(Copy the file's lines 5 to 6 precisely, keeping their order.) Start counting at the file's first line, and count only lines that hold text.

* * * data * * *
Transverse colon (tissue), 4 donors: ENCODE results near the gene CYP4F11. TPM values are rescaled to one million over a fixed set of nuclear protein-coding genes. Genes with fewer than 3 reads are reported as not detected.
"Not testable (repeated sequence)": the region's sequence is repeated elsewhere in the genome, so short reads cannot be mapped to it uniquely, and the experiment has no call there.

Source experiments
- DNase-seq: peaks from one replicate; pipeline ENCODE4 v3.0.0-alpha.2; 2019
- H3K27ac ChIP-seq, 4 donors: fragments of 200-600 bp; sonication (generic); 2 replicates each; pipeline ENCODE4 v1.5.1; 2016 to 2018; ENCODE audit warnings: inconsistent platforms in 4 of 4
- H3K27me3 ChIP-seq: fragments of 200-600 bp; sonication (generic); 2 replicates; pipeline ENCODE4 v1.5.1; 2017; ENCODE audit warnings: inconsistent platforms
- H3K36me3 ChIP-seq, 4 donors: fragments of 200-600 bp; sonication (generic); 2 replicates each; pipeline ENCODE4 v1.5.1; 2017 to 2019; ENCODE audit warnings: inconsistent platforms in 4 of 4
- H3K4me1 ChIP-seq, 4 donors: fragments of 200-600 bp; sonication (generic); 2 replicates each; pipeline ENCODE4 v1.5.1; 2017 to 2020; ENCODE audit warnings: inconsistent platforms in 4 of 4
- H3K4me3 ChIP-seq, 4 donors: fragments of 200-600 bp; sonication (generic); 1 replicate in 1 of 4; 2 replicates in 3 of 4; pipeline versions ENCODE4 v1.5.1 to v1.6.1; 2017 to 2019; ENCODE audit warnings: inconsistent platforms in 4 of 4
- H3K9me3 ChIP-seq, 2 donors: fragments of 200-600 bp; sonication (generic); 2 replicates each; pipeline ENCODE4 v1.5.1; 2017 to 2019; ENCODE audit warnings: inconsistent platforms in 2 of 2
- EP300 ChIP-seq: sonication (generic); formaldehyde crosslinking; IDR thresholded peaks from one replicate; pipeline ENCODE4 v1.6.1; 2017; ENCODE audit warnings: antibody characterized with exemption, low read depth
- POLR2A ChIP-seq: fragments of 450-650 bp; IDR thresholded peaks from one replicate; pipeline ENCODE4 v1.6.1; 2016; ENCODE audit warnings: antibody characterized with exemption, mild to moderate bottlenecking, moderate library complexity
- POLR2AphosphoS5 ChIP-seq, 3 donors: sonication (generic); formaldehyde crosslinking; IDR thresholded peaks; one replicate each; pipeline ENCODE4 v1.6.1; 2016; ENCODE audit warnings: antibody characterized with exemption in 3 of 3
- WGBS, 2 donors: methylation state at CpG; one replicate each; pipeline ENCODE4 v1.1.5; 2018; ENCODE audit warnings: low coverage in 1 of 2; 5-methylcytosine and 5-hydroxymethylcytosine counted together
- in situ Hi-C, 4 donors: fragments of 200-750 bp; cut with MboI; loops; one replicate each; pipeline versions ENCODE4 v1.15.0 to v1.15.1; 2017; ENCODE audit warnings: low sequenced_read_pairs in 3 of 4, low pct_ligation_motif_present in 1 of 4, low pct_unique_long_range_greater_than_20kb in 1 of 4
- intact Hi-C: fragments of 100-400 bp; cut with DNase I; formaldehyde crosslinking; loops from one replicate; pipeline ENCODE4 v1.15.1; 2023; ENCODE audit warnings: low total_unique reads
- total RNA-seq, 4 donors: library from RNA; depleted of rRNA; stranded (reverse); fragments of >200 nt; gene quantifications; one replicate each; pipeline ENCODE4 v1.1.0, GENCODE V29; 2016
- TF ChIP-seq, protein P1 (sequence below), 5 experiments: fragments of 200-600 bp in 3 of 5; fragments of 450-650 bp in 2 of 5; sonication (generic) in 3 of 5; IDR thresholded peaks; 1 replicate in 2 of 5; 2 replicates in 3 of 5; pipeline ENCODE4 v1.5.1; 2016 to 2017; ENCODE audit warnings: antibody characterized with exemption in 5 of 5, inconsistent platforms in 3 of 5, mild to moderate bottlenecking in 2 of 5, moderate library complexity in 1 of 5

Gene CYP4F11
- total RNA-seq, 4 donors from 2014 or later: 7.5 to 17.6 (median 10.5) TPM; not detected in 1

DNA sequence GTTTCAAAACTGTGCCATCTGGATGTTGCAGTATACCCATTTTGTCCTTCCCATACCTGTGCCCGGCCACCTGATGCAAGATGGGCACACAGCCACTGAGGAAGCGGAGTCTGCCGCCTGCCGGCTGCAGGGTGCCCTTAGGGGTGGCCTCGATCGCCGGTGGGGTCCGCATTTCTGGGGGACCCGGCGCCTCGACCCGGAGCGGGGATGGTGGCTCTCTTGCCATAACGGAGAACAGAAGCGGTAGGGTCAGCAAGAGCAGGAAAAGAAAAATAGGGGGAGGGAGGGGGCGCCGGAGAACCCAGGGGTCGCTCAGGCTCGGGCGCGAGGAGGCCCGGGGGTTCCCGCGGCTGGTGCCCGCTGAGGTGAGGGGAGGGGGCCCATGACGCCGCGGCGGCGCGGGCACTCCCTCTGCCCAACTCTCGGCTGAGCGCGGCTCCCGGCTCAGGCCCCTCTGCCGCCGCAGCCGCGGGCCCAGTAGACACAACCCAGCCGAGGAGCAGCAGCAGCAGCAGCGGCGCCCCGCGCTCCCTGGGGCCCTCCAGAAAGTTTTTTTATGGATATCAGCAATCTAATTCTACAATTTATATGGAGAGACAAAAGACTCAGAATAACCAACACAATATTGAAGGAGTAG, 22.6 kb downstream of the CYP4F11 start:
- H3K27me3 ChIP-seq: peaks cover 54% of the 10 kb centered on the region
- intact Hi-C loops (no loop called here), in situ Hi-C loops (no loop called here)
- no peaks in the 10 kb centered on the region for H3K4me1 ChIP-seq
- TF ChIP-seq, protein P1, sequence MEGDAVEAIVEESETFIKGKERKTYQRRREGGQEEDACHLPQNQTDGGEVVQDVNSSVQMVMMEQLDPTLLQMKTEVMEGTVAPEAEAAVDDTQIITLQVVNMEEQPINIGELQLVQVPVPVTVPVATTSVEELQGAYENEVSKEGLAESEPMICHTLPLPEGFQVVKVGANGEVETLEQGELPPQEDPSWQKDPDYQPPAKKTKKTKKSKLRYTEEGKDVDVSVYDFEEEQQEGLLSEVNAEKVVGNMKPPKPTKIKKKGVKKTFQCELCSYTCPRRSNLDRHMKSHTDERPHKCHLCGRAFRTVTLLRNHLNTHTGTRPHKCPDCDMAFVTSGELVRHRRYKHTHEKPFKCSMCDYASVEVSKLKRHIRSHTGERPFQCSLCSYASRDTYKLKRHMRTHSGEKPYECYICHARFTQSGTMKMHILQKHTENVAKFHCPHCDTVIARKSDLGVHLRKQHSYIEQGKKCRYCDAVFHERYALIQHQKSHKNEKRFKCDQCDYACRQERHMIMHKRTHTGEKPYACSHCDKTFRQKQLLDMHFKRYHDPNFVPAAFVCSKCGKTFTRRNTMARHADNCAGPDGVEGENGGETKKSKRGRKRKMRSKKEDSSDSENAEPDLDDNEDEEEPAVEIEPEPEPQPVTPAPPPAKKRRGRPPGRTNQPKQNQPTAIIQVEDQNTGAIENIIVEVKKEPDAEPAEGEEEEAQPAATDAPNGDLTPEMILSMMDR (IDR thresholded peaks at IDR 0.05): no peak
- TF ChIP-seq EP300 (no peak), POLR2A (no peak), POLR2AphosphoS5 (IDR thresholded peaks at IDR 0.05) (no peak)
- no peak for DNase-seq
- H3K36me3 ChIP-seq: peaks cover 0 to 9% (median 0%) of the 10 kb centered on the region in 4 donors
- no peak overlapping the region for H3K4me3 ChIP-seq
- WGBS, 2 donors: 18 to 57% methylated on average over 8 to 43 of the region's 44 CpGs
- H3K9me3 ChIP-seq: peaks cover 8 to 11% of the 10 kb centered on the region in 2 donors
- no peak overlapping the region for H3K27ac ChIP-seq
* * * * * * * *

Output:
- H3K27ac ChIP-seq, 4 donors: fragments of 200-600 bp; sonication (generic); 2 replicates each; pipeline ENCODE4 v1.5.1; 2016 to 2018; ENCODE audit warnings: inconsistent platforms in 4 of 4
- H3K27me3 ChIP-seq: fragments of 200-600 bp; sonication (generic); 2 replicates; pipeline ENCODE4 v1.5.1; 2017; ENCODE audit warnings: inconsistent platforms